Property News

Six ways you might be deterring buyers without realising

As a prospective house seller, you've no doubt been inundated with advice geared to help you sell your home. Declutter, repaint shabby walls, add greenery and remove dustbins to give your home that all-important kerb appeal......the advice goes on and on in order to help your home match the best of the area's recent sold property prices. Much of this advice will be spot-on, but have you thought of inverting the question and thinking about steps you may have taken that could actually be deterring potential buyers?

1. Smelly homes

Research conducted by BT found that an unsurprising majority of respondents - 61 per cent - cited smelly homes as a turn-off during the property viewing process. The cause of the smell matters less than its existence. Pets, cooking odours, bins, ashtrays and smoking are some of the most common sources.

While sweeping and mopping hard floors and vacuuming rugs and carpets is a must, don't forget your soft furnishings. Carpets, curtains, cushions, bedding and upholstered furniture are all prime candidates for trapping odours. Wash loose covers and air everything that can't be washed. If you have a steam mop, check whether it can be used on carpets and soft furnishings as well as hard surfaces, as many mops can.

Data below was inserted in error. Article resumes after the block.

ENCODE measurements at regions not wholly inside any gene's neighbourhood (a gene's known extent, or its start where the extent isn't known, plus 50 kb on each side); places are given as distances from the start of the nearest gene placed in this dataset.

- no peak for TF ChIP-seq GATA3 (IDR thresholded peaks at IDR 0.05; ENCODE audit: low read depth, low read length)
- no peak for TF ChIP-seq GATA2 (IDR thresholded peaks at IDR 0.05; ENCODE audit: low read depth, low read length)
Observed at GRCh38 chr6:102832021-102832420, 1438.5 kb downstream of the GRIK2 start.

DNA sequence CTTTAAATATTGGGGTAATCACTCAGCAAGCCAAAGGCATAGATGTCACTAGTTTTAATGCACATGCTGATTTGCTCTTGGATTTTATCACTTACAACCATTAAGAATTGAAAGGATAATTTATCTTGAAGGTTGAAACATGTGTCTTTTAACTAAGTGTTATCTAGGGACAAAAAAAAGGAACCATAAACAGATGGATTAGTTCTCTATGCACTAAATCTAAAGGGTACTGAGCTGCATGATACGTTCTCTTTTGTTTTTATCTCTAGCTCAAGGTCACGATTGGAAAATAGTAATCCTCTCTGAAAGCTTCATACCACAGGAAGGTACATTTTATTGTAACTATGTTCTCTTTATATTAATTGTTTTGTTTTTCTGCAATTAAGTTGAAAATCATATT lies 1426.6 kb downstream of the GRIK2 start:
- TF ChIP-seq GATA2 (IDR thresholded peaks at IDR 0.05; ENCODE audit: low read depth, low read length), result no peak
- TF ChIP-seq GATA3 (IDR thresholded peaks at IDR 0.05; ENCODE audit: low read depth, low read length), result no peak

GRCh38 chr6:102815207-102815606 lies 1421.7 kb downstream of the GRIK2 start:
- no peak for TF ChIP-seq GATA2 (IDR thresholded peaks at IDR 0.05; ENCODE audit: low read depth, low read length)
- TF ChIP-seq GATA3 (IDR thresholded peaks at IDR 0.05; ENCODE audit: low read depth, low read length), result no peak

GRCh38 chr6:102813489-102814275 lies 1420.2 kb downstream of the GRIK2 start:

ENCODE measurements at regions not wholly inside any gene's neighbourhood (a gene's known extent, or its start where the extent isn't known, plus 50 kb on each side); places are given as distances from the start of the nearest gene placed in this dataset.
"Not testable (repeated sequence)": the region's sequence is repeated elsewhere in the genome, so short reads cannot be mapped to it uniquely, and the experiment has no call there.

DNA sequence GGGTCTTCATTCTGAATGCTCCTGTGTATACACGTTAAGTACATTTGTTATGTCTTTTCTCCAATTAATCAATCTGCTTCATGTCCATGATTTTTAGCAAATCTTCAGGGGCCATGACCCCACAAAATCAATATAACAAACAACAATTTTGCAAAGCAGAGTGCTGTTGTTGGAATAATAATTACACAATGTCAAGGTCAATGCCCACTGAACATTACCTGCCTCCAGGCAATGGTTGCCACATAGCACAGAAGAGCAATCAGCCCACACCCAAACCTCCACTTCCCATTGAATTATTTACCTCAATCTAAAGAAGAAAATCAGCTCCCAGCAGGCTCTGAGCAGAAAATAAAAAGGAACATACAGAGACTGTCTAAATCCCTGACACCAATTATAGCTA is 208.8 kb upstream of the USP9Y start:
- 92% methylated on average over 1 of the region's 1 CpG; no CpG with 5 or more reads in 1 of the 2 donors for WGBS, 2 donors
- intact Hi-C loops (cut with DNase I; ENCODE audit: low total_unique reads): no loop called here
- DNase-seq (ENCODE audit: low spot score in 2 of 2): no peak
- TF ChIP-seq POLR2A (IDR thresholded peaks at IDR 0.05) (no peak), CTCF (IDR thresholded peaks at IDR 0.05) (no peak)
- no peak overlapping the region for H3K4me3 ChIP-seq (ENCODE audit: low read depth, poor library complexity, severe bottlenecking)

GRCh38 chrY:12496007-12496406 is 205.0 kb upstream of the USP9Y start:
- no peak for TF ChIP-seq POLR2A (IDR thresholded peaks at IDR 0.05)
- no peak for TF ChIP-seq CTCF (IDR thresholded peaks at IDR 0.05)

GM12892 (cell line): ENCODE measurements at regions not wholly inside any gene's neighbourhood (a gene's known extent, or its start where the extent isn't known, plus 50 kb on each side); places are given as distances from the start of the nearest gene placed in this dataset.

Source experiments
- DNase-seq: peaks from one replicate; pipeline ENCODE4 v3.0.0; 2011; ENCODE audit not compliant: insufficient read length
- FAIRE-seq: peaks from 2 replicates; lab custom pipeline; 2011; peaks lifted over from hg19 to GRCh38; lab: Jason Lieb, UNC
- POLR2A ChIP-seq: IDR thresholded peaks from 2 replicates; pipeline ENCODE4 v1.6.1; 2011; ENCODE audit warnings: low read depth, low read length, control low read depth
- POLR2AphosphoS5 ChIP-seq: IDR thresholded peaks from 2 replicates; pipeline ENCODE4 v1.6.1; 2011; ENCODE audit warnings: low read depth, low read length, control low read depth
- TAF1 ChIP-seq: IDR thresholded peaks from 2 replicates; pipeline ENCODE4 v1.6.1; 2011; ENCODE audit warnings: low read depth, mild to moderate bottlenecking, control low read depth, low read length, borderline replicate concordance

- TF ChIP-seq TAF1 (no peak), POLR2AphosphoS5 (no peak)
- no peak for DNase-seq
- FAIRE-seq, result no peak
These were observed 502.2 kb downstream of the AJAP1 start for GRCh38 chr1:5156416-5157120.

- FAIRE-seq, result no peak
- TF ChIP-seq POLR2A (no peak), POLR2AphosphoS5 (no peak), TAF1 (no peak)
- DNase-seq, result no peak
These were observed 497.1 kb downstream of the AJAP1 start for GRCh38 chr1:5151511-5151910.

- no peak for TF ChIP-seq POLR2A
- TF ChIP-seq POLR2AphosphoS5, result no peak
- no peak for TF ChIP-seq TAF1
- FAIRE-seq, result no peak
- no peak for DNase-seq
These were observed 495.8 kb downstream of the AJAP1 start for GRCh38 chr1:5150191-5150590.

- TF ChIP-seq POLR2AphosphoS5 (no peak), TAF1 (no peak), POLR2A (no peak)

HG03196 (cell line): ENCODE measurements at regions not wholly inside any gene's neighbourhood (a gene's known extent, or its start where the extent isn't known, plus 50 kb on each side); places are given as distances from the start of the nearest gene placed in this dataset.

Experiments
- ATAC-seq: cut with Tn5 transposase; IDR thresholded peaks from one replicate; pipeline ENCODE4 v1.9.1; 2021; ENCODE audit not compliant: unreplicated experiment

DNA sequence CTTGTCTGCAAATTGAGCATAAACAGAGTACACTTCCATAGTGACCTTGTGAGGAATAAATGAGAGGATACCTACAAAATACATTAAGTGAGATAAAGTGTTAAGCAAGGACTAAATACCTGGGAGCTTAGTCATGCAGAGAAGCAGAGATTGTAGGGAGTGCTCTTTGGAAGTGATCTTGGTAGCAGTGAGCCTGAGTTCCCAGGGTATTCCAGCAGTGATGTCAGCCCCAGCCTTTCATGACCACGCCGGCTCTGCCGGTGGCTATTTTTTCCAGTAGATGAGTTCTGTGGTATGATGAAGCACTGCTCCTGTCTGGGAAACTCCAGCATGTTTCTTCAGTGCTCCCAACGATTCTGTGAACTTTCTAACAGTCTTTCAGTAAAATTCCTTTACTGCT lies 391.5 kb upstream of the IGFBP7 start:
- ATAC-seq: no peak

Empty all bins, especially those in the kitchen and bathroom, and give the empty container a good clean.

Similarly, empty ashtrays and discourage anyone from smoking in the house.

Make sure plug holes are clear, that water is running easily down them and, of course, that they do not smell.

You might not be intending to sell them with the property but dishwashers, washing machines and fridges are other common sources of stale smells. Some elbow grease and white vinegar can work wonders, while costing almost nothing.

Try to relocate pets at least for the duration of a viewing and, ideally, for a few hours beforehand. At the very least, ensure small animal cages are clean, litter trays put away out of sight (and smell) and that pet bedding is clean and freshly washed. Don't forget, though, that any sign that pets live in your home may be enough to deter some buyers altogether, especially those who suffer from animal allergies.

Finally, open the windows as much as possible, although be wary of having them open during a viewing, as buyers may wonder whether you are trying to mask odours. Equally, be cautious of using reed diffusers, plug-ins, air fresheners or scented candles. At least as many people loathe artificial scents as love them. Freshly-brewed coffee and baking bread are popular but, again, some viewers may regard them as something of a cliche.

2. Overgrown gardens, astroturf and decking